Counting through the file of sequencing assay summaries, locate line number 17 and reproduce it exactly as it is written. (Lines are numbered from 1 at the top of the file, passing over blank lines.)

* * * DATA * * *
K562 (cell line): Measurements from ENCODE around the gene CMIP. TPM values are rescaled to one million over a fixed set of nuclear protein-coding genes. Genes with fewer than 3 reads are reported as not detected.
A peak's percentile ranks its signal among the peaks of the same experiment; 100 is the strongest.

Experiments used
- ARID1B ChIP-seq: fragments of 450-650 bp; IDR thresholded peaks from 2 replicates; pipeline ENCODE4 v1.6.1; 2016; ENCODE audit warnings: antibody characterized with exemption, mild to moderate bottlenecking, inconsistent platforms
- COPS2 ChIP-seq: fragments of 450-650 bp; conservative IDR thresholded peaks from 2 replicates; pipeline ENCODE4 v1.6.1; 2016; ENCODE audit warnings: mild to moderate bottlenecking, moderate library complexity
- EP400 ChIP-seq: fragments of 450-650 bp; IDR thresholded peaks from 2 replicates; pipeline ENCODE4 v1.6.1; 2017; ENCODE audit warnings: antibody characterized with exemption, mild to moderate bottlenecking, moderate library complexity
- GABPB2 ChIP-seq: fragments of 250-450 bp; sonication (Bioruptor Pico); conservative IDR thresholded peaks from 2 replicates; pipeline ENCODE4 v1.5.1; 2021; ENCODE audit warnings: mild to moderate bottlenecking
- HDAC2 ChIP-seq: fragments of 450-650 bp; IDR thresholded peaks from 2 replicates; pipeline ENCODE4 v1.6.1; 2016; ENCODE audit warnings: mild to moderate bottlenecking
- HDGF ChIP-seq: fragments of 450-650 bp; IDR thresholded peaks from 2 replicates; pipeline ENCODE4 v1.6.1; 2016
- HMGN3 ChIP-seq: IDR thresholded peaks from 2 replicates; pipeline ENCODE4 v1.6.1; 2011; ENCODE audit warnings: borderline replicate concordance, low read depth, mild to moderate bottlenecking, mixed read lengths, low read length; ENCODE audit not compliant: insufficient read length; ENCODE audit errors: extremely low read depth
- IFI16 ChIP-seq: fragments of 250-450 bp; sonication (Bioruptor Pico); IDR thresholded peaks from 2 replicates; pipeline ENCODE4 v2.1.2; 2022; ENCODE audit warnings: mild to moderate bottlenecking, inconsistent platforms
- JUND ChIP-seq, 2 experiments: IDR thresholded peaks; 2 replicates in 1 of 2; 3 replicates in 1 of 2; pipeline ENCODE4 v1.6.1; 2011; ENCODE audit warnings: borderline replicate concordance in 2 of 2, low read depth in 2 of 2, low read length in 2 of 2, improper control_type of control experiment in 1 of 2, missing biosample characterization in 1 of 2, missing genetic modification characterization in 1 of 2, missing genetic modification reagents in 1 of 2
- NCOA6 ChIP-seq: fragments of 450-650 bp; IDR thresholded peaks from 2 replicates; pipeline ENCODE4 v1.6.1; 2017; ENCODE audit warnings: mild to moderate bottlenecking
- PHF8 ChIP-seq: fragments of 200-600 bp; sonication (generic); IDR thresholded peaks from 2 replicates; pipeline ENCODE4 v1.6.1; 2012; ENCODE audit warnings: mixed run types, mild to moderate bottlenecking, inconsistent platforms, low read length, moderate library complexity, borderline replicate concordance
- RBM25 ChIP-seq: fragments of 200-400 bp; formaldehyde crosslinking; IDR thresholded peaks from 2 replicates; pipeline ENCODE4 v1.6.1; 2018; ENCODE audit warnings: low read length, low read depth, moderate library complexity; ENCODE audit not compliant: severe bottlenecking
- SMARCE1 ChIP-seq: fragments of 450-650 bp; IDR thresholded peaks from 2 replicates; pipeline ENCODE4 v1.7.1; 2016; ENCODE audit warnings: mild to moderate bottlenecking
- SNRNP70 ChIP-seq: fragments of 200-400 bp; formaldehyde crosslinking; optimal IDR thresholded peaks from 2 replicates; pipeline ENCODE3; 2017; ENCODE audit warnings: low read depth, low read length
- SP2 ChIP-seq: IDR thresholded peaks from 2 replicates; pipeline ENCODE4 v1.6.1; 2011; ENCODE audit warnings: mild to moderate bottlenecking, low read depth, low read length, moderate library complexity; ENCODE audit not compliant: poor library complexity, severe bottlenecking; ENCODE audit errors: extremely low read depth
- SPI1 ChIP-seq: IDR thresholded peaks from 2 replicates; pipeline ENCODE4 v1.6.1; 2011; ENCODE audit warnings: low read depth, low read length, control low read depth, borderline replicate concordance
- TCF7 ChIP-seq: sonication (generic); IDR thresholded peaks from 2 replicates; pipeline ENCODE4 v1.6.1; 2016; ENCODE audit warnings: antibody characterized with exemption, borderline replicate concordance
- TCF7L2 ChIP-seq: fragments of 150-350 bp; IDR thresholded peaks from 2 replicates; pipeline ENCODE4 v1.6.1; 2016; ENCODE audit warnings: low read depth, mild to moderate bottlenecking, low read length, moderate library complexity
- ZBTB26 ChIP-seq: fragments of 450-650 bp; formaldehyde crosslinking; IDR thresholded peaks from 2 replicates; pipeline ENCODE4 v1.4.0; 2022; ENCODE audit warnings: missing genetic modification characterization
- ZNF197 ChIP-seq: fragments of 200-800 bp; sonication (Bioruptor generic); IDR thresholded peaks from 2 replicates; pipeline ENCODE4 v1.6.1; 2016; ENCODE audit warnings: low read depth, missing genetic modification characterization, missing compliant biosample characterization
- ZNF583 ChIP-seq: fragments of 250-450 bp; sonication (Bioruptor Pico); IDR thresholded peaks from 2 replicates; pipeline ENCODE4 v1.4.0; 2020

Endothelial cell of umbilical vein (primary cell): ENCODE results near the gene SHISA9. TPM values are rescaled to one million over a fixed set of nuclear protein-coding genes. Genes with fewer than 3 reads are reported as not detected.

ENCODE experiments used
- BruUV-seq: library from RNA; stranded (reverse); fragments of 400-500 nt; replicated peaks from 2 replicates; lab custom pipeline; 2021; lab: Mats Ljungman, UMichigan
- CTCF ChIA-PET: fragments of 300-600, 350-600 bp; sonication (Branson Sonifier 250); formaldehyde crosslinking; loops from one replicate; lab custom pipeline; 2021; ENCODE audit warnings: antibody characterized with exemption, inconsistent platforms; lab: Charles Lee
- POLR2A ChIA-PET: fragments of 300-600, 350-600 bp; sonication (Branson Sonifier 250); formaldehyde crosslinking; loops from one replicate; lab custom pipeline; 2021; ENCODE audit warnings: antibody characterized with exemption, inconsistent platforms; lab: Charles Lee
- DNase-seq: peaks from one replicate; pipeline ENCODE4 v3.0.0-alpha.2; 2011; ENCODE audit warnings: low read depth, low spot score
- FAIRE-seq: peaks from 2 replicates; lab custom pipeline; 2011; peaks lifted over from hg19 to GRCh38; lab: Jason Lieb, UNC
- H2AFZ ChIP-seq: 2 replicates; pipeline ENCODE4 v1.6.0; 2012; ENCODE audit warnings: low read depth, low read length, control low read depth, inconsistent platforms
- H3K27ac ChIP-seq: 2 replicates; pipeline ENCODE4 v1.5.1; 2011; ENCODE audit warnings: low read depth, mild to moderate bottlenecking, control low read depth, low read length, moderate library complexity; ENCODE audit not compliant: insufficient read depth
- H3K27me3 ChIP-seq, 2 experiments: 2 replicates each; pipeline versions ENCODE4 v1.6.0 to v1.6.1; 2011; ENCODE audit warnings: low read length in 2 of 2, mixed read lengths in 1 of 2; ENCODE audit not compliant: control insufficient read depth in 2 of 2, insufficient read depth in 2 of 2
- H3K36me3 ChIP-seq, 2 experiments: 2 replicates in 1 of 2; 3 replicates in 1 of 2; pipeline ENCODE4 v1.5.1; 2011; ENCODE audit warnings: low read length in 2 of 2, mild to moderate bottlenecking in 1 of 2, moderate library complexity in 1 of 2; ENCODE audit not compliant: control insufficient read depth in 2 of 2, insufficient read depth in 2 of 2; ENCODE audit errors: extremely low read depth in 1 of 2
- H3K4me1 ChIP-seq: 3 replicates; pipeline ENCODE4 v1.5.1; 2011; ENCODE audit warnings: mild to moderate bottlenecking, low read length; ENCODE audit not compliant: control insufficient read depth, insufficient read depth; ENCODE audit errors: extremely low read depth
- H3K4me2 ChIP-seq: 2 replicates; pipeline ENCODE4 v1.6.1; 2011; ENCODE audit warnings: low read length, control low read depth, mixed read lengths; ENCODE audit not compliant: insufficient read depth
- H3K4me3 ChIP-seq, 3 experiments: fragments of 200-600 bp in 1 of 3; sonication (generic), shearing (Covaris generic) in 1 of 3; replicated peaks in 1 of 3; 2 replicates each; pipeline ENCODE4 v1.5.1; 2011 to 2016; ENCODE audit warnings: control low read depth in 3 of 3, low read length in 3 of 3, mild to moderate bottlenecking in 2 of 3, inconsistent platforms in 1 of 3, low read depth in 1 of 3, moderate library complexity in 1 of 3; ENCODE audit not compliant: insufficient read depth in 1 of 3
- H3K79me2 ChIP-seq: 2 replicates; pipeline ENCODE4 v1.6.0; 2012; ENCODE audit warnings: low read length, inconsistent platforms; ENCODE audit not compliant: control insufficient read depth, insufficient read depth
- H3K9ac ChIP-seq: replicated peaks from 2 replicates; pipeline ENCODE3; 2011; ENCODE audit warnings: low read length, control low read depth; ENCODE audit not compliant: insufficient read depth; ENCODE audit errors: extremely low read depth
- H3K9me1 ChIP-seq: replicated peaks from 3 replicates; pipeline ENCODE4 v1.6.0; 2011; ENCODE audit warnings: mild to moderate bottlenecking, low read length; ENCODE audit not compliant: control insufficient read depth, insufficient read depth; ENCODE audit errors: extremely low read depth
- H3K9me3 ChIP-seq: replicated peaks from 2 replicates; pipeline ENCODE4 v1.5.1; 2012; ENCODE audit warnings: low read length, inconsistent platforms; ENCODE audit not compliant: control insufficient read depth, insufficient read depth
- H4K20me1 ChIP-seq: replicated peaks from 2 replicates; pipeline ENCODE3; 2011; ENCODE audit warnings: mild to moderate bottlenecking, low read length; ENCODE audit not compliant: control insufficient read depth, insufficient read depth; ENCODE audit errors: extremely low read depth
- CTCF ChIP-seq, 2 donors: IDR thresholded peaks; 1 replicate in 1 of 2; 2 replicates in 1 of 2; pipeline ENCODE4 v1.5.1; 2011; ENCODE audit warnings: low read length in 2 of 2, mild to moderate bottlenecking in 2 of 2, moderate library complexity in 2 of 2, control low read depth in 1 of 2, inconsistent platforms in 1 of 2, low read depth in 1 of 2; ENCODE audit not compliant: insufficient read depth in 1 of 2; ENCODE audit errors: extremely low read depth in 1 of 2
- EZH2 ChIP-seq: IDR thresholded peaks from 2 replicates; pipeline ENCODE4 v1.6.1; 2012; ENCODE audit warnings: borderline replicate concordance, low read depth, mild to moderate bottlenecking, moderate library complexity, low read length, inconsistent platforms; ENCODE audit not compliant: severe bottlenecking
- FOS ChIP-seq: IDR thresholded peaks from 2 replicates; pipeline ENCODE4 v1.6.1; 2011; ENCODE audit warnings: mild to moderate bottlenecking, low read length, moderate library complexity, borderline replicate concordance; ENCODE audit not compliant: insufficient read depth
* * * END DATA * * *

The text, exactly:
- SNRNP70 ChIP-seq: fragments of 200-400 bp; formaldehyde crosslinking; optimal IDR thresholded peaks from 2 replicates; pipeline ENCODE3; 2017; ENCODE audit warnings: low read depth, low read length